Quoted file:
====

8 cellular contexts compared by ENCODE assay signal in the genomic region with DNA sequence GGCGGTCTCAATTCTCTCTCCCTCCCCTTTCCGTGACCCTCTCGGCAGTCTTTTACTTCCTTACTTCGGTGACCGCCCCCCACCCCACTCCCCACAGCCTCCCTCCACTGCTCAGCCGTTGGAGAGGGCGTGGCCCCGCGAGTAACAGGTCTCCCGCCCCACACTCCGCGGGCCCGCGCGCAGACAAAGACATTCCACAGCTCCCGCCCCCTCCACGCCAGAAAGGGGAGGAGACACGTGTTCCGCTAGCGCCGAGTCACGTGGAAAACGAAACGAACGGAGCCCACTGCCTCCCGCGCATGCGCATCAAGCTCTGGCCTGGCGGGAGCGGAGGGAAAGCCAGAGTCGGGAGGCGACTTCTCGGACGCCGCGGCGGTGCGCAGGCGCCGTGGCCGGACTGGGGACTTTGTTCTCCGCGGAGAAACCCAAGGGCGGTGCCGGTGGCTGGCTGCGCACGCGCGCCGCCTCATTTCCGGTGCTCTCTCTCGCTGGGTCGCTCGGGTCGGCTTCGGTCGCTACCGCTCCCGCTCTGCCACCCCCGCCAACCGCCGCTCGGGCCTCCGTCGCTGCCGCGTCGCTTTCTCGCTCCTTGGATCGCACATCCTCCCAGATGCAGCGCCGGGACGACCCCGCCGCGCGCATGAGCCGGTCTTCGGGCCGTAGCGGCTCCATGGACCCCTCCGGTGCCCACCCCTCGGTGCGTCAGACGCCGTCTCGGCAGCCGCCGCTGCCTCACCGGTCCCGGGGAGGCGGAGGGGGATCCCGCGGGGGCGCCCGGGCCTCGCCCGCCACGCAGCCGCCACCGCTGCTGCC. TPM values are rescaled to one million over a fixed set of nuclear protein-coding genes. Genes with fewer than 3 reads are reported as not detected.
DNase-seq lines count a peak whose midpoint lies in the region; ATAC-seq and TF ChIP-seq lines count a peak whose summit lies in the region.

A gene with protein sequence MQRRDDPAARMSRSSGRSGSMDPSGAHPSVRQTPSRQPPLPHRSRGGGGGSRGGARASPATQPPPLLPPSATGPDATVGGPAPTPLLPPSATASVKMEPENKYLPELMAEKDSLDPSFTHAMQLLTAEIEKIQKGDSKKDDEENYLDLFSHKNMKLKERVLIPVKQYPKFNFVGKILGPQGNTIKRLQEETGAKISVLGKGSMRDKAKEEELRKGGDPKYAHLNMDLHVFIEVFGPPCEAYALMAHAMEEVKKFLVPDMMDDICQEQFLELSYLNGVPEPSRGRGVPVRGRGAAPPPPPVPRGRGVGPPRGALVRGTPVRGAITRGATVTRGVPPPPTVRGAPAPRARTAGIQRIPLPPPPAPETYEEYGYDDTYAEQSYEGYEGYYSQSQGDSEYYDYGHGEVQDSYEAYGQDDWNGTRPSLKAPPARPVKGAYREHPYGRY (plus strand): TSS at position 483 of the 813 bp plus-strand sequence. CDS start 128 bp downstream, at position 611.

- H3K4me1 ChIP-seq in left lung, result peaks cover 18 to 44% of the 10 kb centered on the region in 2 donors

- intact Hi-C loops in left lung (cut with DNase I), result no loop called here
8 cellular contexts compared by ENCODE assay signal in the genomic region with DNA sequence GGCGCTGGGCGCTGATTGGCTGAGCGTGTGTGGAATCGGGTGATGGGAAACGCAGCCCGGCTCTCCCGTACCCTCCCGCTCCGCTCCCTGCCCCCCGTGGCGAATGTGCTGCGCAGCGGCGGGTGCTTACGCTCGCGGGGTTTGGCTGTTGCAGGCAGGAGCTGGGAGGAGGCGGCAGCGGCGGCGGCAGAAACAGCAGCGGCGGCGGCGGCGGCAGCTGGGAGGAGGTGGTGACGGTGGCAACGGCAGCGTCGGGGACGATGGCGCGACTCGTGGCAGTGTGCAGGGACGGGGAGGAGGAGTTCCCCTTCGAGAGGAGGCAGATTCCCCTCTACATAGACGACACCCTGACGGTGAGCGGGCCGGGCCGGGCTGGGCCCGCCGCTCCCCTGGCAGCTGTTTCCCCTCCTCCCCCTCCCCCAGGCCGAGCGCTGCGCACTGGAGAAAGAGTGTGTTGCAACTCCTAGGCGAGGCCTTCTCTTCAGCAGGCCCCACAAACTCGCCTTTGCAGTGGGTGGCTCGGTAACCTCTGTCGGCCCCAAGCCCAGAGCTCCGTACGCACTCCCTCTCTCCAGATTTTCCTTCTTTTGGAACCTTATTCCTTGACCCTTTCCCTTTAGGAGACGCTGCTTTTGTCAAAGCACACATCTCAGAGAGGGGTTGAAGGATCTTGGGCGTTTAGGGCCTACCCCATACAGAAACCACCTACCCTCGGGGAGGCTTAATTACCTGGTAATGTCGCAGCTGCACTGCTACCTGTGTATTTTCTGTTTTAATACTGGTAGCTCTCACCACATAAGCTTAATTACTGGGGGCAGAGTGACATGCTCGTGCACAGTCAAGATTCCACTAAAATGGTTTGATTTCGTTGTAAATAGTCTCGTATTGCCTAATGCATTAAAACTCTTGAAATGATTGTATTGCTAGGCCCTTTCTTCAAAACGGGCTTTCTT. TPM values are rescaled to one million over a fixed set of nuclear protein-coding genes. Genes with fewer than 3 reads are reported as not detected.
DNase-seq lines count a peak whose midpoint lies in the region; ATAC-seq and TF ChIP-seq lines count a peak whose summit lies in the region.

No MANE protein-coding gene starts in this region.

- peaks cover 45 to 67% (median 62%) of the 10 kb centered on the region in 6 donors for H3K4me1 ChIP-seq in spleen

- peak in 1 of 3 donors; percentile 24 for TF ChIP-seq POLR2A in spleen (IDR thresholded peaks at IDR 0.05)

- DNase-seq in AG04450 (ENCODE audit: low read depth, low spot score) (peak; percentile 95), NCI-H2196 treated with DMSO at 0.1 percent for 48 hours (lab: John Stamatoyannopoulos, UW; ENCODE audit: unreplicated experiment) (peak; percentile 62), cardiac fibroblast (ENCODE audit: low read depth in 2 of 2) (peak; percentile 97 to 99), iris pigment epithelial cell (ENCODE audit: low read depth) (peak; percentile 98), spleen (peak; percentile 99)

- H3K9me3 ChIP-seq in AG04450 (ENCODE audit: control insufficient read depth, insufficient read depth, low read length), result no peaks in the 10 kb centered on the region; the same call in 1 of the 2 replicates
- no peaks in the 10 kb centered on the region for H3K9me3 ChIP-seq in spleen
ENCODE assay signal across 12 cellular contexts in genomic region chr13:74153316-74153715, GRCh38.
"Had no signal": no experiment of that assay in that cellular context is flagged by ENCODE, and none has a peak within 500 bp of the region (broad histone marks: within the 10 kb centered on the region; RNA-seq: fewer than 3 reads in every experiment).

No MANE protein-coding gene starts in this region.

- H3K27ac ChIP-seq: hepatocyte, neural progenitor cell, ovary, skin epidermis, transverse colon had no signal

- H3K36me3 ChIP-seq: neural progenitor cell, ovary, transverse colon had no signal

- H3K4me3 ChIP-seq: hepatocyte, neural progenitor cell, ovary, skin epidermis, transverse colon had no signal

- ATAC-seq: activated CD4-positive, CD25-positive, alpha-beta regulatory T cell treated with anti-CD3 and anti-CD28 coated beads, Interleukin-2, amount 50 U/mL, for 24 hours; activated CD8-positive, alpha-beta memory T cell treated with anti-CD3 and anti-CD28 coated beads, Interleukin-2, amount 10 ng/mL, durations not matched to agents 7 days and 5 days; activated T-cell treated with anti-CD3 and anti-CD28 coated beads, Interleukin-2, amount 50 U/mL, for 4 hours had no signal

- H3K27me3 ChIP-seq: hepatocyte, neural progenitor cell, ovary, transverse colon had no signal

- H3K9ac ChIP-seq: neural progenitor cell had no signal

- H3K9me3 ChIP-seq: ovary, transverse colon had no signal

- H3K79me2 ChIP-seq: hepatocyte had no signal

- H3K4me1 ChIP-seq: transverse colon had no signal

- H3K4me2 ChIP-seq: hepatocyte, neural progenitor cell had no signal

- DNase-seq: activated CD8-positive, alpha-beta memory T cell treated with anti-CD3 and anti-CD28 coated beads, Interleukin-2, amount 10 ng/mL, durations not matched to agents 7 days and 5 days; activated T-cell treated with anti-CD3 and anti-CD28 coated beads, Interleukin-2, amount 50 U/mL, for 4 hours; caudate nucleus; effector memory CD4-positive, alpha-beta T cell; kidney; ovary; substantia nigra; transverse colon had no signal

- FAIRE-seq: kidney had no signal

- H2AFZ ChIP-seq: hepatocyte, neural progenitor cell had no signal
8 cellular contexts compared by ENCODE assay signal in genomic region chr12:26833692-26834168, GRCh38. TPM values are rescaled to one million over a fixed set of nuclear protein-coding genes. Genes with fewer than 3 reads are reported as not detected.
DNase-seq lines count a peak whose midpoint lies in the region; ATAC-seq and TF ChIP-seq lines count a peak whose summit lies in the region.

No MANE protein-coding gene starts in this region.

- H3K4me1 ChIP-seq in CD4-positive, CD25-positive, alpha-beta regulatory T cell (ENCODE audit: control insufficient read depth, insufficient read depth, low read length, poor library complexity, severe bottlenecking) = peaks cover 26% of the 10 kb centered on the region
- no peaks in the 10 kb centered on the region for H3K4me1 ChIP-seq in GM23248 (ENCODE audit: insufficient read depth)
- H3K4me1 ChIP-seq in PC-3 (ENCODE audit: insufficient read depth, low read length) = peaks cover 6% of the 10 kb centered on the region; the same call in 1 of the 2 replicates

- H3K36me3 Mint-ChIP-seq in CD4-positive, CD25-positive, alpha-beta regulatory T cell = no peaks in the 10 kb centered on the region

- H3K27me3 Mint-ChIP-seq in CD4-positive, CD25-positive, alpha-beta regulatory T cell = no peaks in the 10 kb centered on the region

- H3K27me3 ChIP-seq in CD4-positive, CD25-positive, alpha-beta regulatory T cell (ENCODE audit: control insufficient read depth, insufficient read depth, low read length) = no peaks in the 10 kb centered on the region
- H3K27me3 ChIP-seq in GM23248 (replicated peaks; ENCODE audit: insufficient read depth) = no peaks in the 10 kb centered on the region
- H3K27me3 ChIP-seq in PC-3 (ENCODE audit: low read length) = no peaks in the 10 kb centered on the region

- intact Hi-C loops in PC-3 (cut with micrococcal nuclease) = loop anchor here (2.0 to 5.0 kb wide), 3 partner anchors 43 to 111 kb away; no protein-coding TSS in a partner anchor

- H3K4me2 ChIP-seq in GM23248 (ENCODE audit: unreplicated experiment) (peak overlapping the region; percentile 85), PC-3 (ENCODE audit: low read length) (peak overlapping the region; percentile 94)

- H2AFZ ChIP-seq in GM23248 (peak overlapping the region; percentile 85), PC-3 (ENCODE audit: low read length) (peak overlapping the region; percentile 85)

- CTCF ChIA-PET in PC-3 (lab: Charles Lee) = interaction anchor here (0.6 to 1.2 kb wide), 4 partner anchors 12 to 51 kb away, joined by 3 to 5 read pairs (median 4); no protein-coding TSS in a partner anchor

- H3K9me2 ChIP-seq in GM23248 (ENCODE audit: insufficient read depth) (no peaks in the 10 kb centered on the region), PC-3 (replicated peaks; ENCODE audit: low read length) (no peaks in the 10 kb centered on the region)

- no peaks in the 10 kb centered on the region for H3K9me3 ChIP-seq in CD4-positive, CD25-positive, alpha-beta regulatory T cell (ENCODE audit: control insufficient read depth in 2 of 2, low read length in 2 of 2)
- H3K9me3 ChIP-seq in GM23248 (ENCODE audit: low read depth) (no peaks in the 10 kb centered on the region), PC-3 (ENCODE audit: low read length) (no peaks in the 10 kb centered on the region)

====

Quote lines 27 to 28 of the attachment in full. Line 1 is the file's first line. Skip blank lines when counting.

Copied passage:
- DNase-seq: activated CD8-positive, alpha-beta memory T cell treated with anti-CD3 and anti-CD28 coated beads, Interleukin-2, amount 10 ng/mL, durations not matched to agents 7 days and 5 days; activated T-cell treated with anti-CD3 and anti-CD28 coated beads, Interleukin-2, amount 50 U/mL, for 4 hours; caudate nucleus; effector memory CD4-positive, alpha-beta T cell; kidney; ovary; substantia nigra; transverse colon had no signal

- FAIRE-seq: kidney had no signal